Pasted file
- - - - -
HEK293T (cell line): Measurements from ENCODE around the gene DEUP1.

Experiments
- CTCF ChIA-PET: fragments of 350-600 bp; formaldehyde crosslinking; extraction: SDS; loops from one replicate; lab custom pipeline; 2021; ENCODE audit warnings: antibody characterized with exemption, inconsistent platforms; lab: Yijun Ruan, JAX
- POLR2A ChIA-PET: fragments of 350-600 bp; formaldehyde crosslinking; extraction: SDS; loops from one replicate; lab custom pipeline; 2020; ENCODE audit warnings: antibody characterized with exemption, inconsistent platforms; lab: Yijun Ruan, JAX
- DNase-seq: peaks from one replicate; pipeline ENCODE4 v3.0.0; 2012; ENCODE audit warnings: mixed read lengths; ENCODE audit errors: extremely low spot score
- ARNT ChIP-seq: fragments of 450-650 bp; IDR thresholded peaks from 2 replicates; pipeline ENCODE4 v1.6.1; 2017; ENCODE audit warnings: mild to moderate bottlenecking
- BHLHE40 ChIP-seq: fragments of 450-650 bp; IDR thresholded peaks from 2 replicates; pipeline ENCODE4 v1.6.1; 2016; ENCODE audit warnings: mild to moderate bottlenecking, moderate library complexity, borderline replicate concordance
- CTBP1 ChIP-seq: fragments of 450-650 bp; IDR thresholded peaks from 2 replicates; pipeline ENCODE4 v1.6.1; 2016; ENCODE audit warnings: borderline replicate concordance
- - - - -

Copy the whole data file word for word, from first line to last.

HEK293T (cell line): Measurements from ENCODE around the gene DEUP1.

Experiments
- CTCF ChIA-PET: fragments of 350-600 bp; formaldehyde crosslinking; extraction: SDS; loops from one replicate; lab custom pipeline; 2021; ENCODE audit warnings: antibody characterized with exemption, inconsistent platforms; lab: Yijun Ruan, JAX
- POLR2A ChIA-PET: fragments of 350-600 bp; formaldehyde crosslinking; extraction: SDS; loops from one replicate; lab custom pipeline; 2020; ENCODE audit warnings: antibody characterized with exemption, inconsistent platforms; lab: Yijun Ruan, JAX
- DNase-seq: peaks from one replicate; pipeline ENCODE4 v3.0.0; 2012; ENCODE audit warnings: mixed read lengths; ENCODE audit errors: extremely low spot score
- ARNT ChIP-seq: fragments of 450-650 bp; IDR thresholded peaks from 2 replicates; pipeline ENCODE4 v1.6.1; 2017; ENCODE audit warnings: mild to moderate bottlenecking
- BHLHE40 ChIP-seq: fragments of 450-650 bp; IDR thresholded peaks from 2 replicates; pipeline ENCODE4 v1.6.1; 2016; ENCODE audit warnings: mild to moderate bottlenecking, moderate library complexity, borderline replicate concordance
- CTBP1 ChIP-seq: fragments of 450-650 bp; IDR thresholded peaks from 2 replicates; pipeline ENCODE4 v1.6.1; 2016; ENCODE audit warnings: borderline replicate concordance